How to cycle for weight loss

Discussion in 'Road Cycling' started by Daniel Crispin, Jun 5, 2004.

  1. Hello,

    I am wondering if there is an easy way to dose my efforts toward weight
    loss. I could buy
    a HRM but I have already spent 600$ on my bike this month and would like to
    stop spending
    for a while.

    Any trick that can tell me I am using the right effort for weight loss?
    Someone told me that if I cannot
    speak without feeling a little out of breath that is the right zone... is
    that true?

    Also I am been trying to pedal faster. I used to pedal slow and hard but
    after reading some books
    I now understand it's a really bad way to do it. I have no idea what my
    current cadence is since my
    computer doesn't have that feature but I think I am at around 1.25 turn per
    second... that is of course
    an approximate... it would mean 75 turns per minute which is close to what
    is recommanded... I cannot
    see myself pedaling faster, already feels like I am spinning way too fast ;)
    How do you guys do 100 turns
    per minute? Must be a mental issue, the legs don't seems to mind but geez
    at a 100 I am not sure I could
    even keep my balance hehehe!

    Last thing... what should I eat before and during training? I love pasta.
    I know they contain a lot of calories
    but that is the food I like. On the other hand they give lots of carbs so
    that can't be bad while training right?
    Should I eat something different the days I train?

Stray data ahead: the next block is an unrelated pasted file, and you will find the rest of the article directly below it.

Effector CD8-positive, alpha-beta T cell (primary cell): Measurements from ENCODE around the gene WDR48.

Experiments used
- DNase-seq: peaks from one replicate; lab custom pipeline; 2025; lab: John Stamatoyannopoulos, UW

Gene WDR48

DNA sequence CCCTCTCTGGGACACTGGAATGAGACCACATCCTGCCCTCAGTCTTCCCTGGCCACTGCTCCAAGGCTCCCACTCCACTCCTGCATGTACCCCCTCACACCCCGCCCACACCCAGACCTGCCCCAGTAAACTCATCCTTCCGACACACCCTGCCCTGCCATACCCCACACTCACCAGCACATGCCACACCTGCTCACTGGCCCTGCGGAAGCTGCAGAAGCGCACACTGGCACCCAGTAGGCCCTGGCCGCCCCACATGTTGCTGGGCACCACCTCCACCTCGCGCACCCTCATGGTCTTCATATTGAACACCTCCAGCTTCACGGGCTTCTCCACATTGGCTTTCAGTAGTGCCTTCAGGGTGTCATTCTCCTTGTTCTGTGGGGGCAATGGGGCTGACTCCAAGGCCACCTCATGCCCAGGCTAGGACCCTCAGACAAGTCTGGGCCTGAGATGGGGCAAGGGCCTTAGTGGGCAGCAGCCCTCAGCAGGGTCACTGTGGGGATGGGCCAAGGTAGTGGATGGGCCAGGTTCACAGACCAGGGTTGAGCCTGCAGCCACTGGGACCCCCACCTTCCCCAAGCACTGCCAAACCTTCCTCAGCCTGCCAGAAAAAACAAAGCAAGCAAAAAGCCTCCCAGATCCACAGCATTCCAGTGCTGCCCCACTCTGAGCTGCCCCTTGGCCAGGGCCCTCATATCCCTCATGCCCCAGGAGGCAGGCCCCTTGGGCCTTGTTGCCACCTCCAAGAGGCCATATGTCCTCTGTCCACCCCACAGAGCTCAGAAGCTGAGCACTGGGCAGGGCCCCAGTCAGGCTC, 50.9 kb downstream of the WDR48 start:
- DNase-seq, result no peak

How about during training? I normal bring a Nutribar which is an meal
    replacement designed for weight loss.
    I has a balance of carbs, fats and proteins. Should I use something with
    more carbs?
     
    Tags:


  2. psycholist

    psycholist Guest

    "Daniel Crispin" <[email protected]> wrote in message
    news:[email protected]
    > Hello,
    >
    > I am wondering if there is an easy way to dose my efforts toward weight
    > loss.


    <bunch of stuff snipped>

    Daniel,

    I see lots of folks who take up cycling for weight loss and never lose
    weight. Frankly, it's not exactly the best choice for weight loss because
    it's a non-weight-bearing activity and most folks who have real jobs can't
    do enough of it, or won't work hard enough at it, to get much benefit.

    What I've read and what I believe based on years of observing various
    riders, reading tons of stuff, etc. is that you absolutely will not lose
    weight if you don't ride with some intensity ... at least a couple of times
    a week. There was a long time when the popular theory was that, if you